JJAugust 10th, 2013For Sale, Hot Rods, Inspiration, News, ReviewsNo Comments

Grace & Co. is a small North Carolina based company kicking off with some really cool and interesting dash inserts to start, but have lots of things in the works for the future.   The dash inserts not only look right in just about any hot rod, but they can pass for stock parts provided by companies 80 years ago.  Being inspired by everything “old timey” Grace & Co. have taken twists on old ideas and cast their (I say their but it’s really a one man operation headed up by Chris Hedrick) versions of what was and what could have been produced at the time.

The inserts are designed by Chris and built without the use of some fancy shmancy CNC machine.  Instead the mold is made by steel welded, ground and filled until the desired design is achieved.  From there the mold is used to cast these dashes out of aluminum by a small local foundry.  This is not a part made off shore or even by people who’s heart is not in it.  Instead it’s 100% MADE IN THE USA by someone who eats, breathes and lives for old Hot Rods.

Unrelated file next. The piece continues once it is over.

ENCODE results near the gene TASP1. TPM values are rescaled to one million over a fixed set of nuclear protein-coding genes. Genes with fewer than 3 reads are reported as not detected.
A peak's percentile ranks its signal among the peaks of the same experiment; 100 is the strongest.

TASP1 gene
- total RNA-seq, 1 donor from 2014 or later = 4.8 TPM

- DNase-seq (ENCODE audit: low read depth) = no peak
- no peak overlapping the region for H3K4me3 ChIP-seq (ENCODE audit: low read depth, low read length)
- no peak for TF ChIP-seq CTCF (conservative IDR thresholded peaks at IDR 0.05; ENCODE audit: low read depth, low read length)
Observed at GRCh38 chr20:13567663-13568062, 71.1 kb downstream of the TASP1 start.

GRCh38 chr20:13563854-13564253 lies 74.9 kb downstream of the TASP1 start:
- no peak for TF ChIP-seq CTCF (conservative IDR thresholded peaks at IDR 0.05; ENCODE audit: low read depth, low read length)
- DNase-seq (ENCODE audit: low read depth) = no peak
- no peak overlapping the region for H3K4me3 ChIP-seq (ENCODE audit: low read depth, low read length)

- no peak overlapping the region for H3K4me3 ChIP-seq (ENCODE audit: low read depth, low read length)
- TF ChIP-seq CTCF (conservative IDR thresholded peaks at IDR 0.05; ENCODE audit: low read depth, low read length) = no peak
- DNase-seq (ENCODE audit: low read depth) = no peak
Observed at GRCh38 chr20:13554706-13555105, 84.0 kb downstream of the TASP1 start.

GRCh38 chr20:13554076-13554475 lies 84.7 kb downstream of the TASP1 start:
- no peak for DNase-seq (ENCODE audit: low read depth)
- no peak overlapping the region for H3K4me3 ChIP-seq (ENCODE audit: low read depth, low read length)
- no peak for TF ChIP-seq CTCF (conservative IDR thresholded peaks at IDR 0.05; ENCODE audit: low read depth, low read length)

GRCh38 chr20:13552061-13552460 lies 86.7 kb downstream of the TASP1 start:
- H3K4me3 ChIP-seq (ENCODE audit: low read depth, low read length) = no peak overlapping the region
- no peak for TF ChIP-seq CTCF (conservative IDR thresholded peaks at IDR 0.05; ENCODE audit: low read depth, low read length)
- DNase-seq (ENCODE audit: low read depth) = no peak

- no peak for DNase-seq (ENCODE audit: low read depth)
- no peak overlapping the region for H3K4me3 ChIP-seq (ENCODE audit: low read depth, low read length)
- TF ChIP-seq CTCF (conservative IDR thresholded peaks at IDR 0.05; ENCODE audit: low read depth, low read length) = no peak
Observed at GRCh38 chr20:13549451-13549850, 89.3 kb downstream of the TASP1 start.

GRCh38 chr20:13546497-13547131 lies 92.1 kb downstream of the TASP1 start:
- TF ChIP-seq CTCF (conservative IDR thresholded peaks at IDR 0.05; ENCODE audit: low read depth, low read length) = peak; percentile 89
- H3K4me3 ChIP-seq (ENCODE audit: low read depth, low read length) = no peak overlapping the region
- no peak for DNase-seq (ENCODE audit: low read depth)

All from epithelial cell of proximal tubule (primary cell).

Currently, Chris is currently working on a ’29 Coupe on ’32 chassis powered by a flat-motor.  These dashes are extension of that passion and definitely a great option when when building your next ride.  They fit great on most dashes and will add that bit of class that the interior of your car deserves.  Sugar City is proud to offer these for sale and these parts made by Grace & Co., are exactly what SCSS is built around.  Local hot rod parts sold by a local company for YOU.